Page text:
This article by Dorothy Mills-Gregg first appeared on Military.com, the premier resource for the military and veteran community.
The results are in: The Board of Veterans' Appeals processed 11% more decisions and held 38% more hearings in fiscal 2019 than 2018 thanks, in part, to a new congressionally-mandated appeals structure, officials reported this month.
That new process, combined with hiring more staff, helped the board process nearly 95,100 rating appeals, of which 35% were granted and 30% denied, BVA Chairman Cheryl Mason said.
"The entire department is mostly focused on changing what we do," Mason said. "This is really about changing for the veterans and providing the services that the veterans and their families need and that's what the board is committed to."
Two years ago, Congress passed a modernization act to have the board develop three options for reviewing decisions, better notifying veterans about outcomes, and improving claim resolution time.
VBA is tasked with reviewing veterans' appeals for the three administrations under the Department of Veterans Affairs: Veterans Benefits Administration, Veterans Health Administration and National Cemetery Administration.
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Before the new three-track plan went into effect in February, it took an average of seven years to resolve a single appeal -- three to make it to the board in the first place and at least three more as the BVA considered it, Mason said.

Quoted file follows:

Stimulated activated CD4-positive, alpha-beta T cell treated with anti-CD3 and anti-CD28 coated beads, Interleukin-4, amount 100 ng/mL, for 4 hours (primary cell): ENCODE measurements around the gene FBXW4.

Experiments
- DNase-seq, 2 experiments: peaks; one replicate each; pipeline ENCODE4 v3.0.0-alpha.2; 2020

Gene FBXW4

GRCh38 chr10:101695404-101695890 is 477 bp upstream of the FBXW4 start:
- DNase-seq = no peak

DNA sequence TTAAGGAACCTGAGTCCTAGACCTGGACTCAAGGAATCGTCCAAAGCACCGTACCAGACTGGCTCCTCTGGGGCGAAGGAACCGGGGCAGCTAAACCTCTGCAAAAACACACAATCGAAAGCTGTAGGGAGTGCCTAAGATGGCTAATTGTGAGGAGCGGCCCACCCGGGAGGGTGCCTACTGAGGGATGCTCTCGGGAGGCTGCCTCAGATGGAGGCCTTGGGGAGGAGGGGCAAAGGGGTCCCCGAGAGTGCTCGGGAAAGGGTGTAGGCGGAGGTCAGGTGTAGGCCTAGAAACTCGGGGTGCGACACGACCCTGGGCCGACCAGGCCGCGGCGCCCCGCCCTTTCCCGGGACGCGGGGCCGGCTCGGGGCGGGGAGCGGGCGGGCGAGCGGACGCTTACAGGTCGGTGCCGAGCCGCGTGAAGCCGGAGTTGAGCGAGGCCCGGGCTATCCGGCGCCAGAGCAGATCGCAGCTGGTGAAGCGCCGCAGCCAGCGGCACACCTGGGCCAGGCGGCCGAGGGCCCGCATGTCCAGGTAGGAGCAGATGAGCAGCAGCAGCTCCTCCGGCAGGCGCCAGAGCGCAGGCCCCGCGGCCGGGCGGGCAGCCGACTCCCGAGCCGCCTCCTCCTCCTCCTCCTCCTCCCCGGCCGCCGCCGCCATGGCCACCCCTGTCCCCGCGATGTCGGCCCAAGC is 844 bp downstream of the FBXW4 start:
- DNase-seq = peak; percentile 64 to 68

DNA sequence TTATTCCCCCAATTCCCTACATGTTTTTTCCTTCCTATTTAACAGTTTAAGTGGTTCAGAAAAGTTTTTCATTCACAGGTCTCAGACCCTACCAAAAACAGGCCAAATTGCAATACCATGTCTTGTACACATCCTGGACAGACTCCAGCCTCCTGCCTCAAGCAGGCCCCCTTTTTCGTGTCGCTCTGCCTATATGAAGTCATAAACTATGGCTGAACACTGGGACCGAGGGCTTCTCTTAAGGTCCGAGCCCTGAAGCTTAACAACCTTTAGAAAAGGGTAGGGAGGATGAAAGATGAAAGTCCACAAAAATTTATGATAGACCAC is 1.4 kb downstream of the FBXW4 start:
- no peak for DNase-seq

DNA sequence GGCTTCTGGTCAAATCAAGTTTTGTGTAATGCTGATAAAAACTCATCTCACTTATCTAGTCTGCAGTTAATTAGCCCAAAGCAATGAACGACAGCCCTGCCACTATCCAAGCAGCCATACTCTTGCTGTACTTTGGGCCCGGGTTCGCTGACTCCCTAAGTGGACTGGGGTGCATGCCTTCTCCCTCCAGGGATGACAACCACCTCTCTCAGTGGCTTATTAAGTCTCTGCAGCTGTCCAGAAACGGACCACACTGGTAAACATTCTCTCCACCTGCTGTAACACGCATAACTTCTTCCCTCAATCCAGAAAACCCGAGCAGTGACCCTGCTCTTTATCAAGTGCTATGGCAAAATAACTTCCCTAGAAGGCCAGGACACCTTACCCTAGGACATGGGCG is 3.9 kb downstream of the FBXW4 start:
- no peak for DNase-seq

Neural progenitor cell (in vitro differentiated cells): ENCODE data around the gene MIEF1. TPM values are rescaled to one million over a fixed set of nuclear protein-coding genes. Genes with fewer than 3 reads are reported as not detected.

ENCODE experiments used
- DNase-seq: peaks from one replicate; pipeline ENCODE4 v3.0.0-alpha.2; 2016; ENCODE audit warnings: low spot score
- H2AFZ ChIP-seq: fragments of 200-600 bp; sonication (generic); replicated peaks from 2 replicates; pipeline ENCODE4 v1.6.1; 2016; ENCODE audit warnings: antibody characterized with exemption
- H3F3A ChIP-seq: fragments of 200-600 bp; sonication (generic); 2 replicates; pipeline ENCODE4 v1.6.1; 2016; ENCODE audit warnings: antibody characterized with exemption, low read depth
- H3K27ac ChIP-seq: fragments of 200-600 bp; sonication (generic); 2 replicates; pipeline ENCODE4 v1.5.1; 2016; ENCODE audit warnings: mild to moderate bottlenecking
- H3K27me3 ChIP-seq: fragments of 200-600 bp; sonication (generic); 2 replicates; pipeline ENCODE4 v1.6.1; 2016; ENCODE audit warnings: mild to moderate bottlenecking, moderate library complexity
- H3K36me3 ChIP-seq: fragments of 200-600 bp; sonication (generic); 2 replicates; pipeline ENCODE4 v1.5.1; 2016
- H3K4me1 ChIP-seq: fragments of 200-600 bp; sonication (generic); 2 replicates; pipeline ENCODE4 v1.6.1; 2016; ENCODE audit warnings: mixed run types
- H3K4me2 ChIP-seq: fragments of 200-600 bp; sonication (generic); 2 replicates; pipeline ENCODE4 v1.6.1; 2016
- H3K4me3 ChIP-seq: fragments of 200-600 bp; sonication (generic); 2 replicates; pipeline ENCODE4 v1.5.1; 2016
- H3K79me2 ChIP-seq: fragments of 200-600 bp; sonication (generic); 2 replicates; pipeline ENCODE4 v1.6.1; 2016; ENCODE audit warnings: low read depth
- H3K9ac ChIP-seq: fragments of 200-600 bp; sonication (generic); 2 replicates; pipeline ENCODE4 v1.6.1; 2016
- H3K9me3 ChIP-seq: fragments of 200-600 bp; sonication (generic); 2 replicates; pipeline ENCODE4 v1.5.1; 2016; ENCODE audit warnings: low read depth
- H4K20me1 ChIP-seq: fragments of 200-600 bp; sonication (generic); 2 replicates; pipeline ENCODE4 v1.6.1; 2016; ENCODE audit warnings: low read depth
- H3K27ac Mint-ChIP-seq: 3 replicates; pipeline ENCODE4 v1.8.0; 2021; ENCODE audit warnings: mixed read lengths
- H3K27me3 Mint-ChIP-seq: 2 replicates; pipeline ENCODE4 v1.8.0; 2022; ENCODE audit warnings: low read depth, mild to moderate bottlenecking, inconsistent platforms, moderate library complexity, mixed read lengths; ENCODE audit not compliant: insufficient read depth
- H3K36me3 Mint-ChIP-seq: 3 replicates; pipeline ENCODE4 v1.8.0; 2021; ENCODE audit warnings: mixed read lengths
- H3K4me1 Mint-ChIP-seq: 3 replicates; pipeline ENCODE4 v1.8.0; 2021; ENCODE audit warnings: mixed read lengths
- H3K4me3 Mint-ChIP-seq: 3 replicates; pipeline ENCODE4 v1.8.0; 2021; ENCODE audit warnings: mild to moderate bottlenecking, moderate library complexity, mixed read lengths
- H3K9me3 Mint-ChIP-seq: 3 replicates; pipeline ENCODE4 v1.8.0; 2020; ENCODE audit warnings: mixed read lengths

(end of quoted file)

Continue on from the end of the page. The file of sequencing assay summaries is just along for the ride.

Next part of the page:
The three claim tracks included in the new system focus on review levels. One option lets veterans introduce new evidence in their case and have a regional specialist review it through the "supplemental claim lane." A higher-level review will let their case be reviewed by a more senior official. A third option allows them to send the appeal to BVA using a system similar to the one previously used for all claims.
"That's what it's about: choices for veterans so they don't get stuck for three or seven years," Mason said.
Mason said they don't yet know the average processing time since it hasn’t been a full year since the new appeals options were introduced.
The processed claims don't include movement on "legacy" appeals, or those filed before the new track system, which still need to be processed, Mason said. She estimated over the next year, BVA will tackle 60,000 veterans with "legacy" appeals requesting a hearing in addition to 12,000 veterans asking for a hearing under the new system.
"There's a little bit of an inventory there," Mason said, "but that's why we're excited about the virtual hearings and the opportunity it provides to us."
While staff are working to create "telehearings," BVA officials have taken over the hearing scheduling and reorganized the decision letter to be easier to understand.
Meanwhile, Mason said she's increased the office size by about 400 people since she took office in December 2017, giving her 96 judges and about 800 attorneys to review appeals and make decisions.
Moving forward, she said the BVA will leverage its ability to hire more military spouses to increase staff size.
"That's part of our commitment to changing the process, improving the process, hiring the right people, and just hiring veterans and their families," Mason said, "because all of those groups bring a perspective that we need to have."
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